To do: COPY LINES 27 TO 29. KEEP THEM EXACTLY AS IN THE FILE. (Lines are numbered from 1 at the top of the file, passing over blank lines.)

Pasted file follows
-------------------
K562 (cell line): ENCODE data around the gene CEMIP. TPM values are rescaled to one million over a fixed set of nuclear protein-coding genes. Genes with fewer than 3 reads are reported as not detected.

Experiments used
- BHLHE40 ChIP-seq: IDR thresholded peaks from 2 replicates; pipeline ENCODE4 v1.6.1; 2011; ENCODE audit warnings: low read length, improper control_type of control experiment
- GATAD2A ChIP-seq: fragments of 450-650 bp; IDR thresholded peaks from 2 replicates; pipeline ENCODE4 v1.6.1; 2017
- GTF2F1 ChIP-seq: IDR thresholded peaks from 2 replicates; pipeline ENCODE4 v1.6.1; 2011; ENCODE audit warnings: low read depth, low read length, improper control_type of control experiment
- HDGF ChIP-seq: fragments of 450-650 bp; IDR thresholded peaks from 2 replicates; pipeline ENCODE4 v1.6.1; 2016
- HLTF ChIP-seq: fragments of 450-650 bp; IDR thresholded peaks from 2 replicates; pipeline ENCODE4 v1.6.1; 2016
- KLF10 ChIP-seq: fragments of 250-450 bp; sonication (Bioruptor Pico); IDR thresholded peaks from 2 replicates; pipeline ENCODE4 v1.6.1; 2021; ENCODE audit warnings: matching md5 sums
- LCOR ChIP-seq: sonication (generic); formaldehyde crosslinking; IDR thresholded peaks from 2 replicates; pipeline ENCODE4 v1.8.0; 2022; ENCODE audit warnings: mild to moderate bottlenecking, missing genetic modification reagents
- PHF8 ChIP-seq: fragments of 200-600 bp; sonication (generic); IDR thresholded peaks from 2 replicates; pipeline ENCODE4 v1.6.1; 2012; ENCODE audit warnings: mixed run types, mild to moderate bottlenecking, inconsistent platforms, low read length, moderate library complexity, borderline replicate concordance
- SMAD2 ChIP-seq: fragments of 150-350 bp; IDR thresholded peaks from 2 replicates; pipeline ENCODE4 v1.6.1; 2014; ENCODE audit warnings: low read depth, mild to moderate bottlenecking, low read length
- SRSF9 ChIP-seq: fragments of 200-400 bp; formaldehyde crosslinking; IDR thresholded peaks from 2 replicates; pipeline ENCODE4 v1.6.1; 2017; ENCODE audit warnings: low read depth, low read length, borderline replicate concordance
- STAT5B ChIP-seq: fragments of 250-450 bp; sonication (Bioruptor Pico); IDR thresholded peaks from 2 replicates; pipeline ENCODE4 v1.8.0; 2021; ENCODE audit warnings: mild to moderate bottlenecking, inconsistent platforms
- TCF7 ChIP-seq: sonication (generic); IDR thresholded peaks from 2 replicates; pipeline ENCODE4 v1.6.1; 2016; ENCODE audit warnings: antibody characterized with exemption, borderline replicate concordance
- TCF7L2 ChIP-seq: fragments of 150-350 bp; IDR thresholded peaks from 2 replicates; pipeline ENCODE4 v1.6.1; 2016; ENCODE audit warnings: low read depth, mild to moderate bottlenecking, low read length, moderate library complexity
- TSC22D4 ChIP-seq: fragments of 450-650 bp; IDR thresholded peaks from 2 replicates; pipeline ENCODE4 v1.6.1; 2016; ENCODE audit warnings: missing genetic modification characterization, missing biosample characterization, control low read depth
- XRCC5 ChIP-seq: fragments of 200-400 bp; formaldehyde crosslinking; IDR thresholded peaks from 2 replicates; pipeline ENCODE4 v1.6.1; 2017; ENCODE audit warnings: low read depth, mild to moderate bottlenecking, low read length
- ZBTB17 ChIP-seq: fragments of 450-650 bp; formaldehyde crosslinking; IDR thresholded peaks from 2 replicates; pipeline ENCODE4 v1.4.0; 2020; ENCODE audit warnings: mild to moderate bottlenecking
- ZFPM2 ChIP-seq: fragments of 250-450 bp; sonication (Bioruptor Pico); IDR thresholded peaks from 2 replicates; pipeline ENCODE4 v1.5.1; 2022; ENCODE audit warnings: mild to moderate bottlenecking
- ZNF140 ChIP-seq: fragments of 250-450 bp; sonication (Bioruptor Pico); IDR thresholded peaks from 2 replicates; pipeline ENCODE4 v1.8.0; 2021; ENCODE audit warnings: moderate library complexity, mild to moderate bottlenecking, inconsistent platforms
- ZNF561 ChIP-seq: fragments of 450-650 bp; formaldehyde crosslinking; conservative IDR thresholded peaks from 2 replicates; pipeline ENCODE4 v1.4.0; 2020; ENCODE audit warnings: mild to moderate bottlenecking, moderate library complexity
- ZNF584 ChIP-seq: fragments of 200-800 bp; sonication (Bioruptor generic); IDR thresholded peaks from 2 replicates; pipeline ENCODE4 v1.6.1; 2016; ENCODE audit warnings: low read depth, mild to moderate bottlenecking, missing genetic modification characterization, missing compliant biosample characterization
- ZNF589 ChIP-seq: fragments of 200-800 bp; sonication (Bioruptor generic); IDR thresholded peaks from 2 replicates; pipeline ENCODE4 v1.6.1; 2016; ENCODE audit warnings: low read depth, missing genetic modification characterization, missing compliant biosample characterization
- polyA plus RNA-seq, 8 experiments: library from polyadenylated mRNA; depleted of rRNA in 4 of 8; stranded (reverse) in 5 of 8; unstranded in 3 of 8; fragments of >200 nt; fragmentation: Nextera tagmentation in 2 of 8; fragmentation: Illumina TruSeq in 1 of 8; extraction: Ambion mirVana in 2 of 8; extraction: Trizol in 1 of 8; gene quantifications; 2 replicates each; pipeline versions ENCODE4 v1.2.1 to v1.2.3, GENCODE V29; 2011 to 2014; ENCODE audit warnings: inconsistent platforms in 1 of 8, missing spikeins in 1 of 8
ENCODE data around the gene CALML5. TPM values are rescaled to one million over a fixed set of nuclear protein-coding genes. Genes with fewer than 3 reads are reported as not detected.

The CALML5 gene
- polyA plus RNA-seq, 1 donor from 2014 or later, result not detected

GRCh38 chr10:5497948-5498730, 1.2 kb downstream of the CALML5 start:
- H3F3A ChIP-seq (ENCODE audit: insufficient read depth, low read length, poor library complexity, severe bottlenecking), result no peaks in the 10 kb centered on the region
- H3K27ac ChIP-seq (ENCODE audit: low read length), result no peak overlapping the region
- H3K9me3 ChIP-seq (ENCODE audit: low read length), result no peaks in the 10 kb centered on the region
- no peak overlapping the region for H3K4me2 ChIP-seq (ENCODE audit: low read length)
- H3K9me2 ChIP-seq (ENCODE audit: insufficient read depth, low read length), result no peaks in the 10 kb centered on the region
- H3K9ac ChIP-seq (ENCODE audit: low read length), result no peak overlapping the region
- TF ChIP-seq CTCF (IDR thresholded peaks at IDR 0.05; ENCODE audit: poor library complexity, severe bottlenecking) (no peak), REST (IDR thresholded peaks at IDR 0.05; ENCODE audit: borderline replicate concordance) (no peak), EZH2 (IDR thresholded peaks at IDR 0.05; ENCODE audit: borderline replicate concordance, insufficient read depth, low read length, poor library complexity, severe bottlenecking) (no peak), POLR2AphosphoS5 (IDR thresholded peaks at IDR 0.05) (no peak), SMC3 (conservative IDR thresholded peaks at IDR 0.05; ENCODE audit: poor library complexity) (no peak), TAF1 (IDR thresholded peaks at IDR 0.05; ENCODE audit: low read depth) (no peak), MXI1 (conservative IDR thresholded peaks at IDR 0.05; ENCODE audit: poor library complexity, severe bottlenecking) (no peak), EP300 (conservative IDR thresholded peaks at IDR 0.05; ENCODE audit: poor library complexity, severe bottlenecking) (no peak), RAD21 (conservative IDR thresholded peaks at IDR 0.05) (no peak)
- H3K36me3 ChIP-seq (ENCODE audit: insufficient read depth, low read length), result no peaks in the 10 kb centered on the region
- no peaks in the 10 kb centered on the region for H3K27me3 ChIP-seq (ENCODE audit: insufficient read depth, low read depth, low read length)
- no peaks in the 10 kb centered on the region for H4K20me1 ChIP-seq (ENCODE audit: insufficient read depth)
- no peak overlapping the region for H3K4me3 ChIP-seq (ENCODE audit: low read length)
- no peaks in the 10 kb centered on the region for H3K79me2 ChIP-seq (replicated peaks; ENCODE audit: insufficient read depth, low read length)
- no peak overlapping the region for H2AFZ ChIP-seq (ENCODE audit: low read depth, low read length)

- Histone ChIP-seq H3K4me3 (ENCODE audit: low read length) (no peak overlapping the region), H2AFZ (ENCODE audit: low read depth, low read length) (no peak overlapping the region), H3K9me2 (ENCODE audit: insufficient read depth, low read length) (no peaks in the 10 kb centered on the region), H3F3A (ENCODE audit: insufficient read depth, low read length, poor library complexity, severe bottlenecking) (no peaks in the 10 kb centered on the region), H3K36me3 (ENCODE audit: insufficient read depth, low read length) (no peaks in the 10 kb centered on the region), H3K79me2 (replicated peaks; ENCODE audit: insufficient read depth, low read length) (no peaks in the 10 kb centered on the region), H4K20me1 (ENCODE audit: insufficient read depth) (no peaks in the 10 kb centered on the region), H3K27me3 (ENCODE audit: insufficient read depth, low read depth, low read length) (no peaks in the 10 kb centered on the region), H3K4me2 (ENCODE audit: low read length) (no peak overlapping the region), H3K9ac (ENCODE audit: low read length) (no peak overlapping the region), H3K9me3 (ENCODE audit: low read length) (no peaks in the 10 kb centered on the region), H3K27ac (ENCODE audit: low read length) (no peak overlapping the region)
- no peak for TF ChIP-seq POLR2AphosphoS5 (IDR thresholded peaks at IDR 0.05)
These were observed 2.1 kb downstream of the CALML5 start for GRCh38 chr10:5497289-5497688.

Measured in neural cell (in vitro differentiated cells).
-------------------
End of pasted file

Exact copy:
- polyA plus RNA-seq, 1 donor from 2014 or later, result not detected

GRCh38 chr10:5497948-5498730, 1.2 kb downstream of the CALML5 start:
- H3F3A ChIP-seq (ENCODE audit: insufficient read depth, low read length, poor library complexity, severe bottlenecking), result no peaks in the 10 kb centered on the region